Whining from the transmission is one of the most unwelcoming sounds you can hear when operating a vehicle. The worst part is that it is VERY difficult to pinpoint the issue, as transmission whining can mean a number of different things.

The good news is there are a few things you can do to decipher the problem on the surface level – even without a knowledge of auto mechanics. For starters, if you hear a pronounced whining car noise when accelerating or when the vehicle is in gear, the problem might lie in the torque converter.

Second, put the car in reverse. If the whining gets louder or more intense, this is a sign that the transmission fluid line may be clogged. When this is the case, it is typically a symptom that the issue with the transmission is very severe and needs immediate attention. Regardless, both situations require professional help and could potentially signify a lemon.

4. Squeaking or Grinding (Brakes)
Squeaking brakes is a sound you both hear and feel. In a car that you have had for a while, this will normally be a sign that you need to buy new brake pads or add brake oil, which is common auto maintenance. However, if you hear squeaking or grinding in a new car, it can signal a big problem.

Squeaking brakes can occur for a number of reasons. On the more trivial side with a new car, it can simply mean that the metal fibers in the brake pad are too close together. Once the pads wear down a little bit, this sound should subside.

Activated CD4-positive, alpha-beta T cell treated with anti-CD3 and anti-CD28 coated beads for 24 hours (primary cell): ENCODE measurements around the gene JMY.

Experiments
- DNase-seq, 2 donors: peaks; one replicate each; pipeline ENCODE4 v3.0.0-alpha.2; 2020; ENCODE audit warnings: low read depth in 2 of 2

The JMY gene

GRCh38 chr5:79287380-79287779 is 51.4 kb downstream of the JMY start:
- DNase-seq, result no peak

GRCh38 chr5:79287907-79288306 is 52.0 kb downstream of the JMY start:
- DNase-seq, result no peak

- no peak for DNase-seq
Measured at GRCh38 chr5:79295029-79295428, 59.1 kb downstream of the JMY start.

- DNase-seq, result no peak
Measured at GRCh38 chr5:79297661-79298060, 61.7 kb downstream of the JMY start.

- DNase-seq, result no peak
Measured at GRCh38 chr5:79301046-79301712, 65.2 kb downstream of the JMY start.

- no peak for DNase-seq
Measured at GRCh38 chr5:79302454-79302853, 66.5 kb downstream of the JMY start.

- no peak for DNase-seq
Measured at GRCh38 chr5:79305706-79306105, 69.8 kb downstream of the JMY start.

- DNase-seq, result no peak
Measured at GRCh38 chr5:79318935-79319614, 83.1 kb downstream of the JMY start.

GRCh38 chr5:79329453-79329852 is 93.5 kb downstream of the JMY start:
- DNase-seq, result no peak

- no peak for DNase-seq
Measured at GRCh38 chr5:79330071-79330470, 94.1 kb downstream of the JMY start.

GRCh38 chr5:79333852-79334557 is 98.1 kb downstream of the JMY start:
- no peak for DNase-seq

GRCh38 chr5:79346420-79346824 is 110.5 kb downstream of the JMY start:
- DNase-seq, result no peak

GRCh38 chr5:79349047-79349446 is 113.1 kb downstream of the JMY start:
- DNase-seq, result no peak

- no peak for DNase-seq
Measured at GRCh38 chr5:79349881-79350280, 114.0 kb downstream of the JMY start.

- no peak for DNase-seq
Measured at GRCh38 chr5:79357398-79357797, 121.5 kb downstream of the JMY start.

In a slightly more severe case, squeaking or grinding could mean there are faulty caliper pins in the vehicle’s braking system that are stuck in the “on” position. If this is the case, it means the brake is stuck against the rotor – causing the squeaking sound. To remedy this issue, the calipers might need to be replaced. Or, you might need new brake pads and rotors.

A faulty braking system can be VERY dangerous to you and other drivers. If you recently bought a vehicle and are experiencing brake issues, they need to be addressed right away.

5. Whining (Steering)
When the status quo is normal, there should not be any sort of sound when you turn the steering wheel. If you are hearing any sort of awkward whining or creaking, it’s possible that there is a serious problem. When you turn the steering wheel, the physical stress impacts several different parts of the vehicle.

There are many potential causes for weird sounds coming from the steering column. Some of the common issues are:

  • Bad struts/shocks
  • Defective jounce bushings
  • Faulty suspension bushings
  • Damaged ball joints
  • Bad power steering pump/belt/rack.

If you bought a new or used vehicle that is giving off a whining sound when you turn the wheel, you need to get it into the shop immediately, as the depth of the problem can go very deep.

Wrapping Up
Many of these sounds are common in vehicles that have been on the road for a while. Some are simply a sign that it’s time for a scheduled tune up or periodic maintenance. However, if any of these sounds are present in a new vehicle, it’s very possible that you are the victim of manufacture or dealership negligence.
As a lemon law attorney in San Diego (a city with a great deal of traffic congestion), we cannot emphasize enough that you address any weird sounds coming from your vehicle right away. If you wait too long, you could miss the window of opportunity to file a lemon claim.

Share this post
Share on facebook
Share on linkedin
Share on twitter
Share on email
Table of Contents